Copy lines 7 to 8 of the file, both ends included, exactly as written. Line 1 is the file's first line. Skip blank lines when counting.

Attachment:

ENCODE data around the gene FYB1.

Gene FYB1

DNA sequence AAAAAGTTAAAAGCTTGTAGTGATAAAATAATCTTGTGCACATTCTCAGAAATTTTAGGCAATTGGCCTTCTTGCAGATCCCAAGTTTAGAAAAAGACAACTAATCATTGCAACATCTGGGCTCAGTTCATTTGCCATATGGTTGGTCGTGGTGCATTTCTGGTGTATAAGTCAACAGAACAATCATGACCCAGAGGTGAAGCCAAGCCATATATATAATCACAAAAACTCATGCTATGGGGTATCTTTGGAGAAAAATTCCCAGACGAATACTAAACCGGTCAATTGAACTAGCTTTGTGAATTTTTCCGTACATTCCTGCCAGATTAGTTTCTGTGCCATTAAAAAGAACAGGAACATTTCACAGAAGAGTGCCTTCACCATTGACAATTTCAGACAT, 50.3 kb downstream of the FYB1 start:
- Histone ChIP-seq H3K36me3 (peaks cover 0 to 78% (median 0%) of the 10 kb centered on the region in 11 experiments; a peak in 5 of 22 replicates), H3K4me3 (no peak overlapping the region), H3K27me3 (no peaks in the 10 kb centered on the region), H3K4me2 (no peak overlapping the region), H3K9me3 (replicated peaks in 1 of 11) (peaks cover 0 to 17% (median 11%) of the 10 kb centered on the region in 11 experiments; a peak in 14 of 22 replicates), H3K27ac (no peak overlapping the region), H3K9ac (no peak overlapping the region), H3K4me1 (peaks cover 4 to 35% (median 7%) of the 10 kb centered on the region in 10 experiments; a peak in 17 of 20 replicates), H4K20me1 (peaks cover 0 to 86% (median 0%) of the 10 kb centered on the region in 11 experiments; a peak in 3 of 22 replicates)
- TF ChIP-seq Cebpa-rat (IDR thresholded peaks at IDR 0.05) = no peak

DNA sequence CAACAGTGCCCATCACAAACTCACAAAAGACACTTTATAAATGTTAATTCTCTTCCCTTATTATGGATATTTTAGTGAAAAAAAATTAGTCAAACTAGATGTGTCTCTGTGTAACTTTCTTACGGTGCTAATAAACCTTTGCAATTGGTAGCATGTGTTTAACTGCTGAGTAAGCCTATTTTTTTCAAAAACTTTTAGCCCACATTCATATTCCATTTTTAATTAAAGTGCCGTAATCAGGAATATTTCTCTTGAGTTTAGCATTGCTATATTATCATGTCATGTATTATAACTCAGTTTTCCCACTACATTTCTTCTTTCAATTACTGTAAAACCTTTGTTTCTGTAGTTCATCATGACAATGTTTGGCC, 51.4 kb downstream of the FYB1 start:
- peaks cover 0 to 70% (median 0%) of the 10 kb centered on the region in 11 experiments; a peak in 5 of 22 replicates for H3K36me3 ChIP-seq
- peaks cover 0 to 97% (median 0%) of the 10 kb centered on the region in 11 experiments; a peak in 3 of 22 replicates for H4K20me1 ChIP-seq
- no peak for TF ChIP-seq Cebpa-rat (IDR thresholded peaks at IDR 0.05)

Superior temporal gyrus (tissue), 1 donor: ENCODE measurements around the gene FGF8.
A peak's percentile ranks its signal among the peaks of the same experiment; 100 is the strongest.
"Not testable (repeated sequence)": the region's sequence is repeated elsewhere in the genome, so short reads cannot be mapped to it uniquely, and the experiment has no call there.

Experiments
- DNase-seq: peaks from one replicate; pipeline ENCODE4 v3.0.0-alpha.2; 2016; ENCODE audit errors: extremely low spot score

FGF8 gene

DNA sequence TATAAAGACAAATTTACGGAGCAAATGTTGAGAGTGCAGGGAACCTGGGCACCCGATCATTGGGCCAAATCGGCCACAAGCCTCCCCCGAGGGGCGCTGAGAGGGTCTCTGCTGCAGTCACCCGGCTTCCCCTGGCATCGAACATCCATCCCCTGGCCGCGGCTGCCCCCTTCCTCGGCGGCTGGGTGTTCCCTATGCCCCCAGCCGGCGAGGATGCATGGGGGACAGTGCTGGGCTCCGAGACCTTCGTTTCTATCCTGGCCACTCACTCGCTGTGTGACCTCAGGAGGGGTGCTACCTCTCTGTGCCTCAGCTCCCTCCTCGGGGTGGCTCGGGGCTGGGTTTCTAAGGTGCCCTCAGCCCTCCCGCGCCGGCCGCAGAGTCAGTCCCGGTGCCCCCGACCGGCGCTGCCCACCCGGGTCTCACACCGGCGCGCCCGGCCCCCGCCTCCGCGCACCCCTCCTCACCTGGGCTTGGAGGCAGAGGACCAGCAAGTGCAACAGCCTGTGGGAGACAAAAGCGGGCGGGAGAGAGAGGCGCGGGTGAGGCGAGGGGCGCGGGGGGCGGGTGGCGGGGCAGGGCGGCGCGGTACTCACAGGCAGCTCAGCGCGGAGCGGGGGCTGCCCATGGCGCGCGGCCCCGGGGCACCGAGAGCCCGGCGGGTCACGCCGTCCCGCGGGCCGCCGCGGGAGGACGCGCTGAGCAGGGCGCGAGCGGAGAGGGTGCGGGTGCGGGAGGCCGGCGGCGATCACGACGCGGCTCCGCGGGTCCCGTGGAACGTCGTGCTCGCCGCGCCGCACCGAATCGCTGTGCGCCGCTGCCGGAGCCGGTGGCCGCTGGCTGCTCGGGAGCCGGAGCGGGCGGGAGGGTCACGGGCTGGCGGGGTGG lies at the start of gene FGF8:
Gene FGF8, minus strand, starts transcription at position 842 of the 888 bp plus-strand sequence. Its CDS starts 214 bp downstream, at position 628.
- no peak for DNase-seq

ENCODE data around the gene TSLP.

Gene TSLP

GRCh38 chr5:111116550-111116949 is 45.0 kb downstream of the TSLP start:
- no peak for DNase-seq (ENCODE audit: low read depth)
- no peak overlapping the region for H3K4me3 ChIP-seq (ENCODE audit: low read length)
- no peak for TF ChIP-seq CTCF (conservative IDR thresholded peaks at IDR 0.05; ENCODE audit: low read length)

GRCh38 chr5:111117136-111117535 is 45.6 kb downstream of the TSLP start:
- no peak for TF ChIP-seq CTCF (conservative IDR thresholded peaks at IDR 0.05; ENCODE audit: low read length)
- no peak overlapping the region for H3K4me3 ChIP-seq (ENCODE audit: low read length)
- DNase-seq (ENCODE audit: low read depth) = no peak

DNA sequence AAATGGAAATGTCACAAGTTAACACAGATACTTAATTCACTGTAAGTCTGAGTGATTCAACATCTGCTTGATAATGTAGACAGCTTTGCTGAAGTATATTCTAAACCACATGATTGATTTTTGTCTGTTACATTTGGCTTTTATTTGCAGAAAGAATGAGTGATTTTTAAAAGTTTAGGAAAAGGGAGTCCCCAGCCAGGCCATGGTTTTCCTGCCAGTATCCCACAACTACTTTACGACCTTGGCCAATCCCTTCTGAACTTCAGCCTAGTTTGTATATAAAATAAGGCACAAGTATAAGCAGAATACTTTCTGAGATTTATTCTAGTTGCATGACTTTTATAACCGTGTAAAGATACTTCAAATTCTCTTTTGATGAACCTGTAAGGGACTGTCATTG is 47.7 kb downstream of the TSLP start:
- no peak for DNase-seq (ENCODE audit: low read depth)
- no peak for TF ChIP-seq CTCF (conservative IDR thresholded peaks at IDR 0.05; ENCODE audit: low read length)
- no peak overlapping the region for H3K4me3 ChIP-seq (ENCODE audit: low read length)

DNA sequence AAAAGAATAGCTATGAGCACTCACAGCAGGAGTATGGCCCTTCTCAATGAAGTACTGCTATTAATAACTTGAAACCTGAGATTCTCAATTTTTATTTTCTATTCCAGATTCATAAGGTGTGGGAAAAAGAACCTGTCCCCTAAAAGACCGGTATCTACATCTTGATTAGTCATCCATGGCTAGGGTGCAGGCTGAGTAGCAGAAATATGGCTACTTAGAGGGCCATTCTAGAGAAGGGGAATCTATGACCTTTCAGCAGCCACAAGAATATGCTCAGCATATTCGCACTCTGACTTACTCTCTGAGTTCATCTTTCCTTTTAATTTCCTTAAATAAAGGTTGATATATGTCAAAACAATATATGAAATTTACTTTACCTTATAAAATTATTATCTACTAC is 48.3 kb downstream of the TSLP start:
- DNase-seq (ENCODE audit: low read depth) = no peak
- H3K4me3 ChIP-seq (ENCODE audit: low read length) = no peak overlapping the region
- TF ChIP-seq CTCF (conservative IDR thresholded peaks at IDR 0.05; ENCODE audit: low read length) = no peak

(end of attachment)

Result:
- peaks cover 0 to 70% (median 0%) of the 10 kb centered on the region in 11 experiments; a peak in 5 of 22 replicates for H3K36me3 ChIP-seq
- peaks cover 0 to 97% (median 0%) of the 10 kb centered on the region in 11 experiments; a peak in 3 of 22 replicates for H4K20me1 ChIP-seq